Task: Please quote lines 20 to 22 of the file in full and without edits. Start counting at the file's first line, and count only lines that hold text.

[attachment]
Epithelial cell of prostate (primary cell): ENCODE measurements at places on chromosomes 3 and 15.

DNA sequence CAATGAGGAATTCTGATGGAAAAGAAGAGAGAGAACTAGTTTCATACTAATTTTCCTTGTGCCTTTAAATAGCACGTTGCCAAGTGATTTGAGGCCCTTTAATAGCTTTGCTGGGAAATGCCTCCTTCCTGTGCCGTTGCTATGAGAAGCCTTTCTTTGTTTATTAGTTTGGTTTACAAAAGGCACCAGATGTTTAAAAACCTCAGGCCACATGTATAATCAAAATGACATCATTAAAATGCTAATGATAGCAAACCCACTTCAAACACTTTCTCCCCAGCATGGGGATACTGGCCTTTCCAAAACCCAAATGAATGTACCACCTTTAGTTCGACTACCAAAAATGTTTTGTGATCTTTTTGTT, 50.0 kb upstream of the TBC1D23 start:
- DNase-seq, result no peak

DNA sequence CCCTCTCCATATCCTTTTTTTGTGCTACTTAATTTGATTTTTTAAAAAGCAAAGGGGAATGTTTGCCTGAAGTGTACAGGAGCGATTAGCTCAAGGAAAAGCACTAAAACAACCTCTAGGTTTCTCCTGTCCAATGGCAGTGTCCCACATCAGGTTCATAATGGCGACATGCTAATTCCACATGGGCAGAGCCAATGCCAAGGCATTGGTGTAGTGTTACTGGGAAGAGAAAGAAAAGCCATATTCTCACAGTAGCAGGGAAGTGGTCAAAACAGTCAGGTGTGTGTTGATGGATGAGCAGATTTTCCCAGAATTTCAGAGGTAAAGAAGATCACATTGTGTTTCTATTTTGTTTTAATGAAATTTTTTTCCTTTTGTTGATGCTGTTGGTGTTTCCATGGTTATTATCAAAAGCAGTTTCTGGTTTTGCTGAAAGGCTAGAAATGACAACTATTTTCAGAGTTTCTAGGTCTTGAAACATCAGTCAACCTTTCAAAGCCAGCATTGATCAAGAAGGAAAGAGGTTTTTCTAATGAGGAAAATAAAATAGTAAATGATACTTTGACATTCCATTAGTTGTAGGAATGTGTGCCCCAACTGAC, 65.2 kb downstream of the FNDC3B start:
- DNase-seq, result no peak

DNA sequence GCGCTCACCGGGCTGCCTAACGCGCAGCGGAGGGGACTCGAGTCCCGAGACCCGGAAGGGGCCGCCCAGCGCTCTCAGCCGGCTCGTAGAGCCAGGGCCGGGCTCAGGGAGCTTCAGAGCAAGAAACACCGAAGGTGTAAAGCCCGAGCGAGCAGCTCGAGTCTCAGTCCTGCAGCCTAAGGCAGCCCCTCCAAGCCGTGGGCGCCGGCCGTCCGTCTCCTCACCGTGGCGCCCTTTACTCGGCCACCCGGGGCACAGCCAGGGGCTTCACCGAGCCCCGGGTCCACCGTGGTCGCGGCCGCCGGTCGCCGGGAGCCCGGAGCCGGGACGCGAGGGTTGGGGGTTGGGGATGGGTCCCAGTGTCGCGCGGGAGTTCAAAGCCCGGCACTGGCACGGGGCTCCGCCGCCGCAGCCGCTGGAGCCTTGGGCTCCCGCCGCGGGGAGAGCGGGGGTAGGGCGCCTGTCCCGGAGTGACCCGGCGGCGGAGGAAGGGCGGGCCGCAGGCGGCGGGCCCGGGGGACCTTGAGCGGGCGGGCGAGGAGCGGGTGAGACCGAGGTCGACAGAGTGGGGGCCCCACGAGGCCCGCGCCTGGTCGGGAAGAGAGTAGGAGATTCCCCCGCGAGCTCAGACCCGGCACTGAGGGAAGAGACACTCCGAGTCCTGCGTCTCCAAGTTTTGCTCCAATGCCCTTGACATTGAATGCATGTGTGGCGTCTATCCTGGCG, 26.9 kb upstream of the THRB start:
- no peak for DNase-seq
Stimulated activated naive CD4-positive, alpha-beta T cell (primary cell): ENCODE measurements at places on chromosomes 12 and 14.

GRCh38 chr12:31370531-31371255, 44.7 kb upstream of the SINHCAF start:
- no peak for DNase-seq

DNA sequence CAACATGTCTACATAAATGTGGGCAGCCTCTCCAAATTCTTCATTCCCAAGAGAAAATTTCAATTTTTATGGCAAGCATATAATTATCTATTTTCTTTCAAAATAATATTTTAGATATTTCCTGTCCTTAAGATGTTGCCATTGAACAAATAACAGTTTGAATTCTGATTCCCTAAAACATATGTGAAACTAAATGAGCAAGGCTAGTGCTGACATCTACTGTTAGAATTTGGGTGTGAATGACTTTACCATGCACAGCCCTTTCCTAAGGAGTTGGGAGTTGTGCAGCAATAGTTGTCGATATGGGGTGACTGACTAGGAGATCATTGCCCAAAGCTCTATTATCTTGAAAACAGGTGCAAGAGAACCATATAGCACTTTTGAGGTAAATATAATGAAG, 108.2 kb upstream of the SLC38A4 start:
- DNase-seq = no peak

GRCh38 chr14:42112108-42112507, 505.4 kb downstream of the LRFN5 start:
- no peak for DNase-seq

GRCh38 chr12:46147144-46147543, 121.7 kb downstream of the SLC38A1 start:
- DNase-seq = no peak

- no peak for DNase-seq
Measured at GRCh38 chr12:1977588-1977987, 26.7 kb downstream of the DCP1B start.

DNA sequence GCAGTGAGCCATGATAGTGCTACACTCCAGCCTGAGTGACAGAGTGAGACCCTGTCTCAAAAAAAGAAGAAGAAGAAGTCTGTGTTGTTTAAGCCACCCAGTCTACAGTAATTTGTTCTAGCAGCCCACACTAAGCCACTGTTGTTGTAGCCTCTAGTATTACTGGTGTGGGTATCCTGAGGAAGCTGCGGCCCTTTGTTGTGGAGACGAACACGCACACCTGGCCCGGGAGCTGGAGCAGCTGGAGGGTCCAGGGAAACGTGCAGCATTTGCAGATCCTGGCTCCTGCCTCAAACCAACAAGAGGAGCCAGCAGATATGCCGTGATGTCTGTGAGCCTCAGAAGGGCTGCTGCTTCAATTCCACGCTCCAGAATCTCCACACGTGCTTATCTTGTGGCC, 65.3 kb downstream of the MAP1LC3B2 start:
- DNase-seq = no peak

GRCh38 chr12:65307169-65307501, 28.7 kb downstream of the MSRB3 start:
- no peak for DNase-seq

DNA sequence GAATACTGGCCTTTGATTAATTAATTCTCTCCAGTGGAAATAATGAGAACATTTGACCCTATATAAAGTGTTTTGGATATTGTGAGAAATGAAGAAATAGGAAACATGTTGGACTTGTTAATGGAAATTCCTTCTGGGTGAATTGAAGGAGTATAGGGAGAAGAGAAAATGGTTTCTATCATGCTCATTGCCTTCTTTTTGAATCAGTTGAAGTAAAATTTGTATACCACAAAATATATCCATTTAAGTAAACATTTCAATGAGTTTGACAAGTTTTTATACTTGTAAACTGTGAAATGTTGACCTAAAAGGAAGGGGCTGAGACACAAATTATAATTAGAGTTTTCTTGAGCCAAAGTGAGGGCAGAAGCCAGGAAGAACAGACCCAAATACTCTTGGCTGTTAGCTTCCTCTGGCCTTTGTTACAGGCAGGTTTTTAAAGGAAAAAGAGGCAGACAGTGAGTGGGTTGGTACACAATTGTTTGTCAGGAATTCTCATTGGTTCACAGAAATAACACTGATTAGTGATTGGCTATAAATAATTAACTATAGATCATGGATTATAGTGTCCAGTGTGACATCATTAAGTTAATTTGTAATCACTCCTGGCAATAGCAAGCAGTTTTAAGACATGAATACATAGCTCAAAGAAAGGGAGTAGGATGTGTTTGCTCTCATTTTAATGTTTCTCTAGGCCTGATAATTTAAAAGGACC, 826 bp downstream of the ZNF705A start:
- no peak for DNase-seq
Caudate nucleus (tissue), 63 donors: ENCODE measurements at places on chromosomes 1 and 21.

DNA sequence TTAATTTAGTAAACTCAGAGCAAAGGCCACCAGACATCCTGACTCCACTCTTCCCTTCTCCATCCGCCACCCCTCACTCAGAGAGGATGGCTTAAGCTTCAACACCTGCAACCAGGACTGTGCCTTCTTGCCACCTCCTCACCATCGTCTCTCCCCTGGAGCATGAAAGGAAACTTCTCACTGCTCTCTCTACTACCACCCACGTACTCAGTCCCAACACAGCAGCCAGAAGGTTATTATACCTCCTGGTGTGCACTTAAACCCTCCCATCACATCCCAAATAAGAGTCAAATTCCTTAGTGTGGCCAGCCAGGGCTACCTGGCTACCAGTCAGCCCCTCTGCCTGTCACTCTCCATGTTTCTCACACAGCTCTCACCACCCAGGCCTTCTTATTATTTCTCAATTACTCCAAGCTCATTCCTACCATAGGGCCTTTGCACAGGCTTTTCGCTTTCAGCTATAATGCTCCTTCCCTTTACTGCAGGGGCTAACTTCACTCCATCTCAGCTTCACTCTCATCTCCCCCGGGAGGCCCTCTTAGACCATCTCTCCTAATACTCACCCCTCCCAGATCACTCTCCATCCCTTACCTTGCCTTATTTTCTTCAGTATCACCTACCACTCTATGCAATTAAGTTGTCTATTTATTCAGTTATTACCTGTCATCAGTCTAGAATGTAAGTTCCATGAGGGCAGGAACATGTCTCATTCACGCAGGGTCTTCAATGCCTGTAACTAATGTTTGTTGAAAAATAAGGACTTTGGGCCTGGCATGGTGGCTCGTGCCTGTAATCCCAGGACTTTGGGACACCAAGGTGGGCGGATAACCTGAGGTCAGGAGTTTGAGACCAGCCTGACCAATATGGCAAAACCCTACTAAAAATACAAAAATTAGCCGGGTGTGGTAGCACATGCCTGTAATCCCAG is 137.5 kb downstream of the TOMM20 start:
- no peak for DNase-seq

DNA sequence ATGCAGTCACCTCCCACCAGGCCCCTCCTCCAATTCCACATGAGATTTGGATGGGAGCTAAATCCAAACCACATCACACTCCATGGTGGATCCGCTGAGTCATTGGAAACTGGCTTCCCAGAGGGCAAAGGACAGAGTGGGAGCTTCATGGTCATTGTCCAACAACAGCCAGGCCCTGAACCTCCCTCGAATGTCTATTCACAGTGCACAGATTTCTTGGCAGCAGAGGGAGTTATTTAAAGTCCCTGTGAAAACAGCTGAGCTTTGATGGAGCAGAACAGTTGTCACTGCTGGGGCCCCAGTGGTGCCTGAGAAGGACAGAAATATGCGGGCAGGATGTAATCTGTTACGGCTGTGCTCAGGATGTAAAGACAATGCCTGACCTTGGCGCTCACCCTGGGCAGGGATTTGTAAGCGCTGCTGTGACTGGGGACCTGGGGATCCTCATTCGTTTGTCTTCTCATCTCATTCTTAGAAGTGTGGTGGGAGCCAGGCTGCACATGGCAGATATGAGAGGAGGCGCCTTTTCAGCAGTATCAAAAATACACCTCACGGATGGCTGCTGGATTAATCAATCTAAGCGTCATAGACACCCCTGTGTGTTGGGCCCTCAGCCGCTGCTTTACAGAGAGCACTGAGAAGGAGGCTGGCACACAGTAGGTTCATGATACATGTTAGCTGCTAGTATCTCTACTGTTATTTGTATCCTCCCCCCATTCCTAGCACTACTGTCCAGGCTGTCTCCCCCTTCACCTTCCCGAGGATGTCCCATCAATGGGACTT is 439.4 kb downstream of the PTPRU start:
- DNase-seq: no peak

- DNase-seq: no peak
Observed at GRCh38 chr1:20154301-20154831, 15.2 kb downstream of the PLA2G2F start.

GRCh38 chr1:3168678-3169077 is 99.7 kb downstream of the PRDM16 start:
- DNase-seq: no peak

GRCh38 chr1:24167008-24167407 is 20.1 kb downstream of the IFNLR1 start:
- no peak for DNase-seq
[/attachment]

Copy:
- DNase-seq = no peak

GRCh38 chr12:65307169-65307501, 28.7 kb downstream of the MSRB3 start:
- no peak for DNase-seq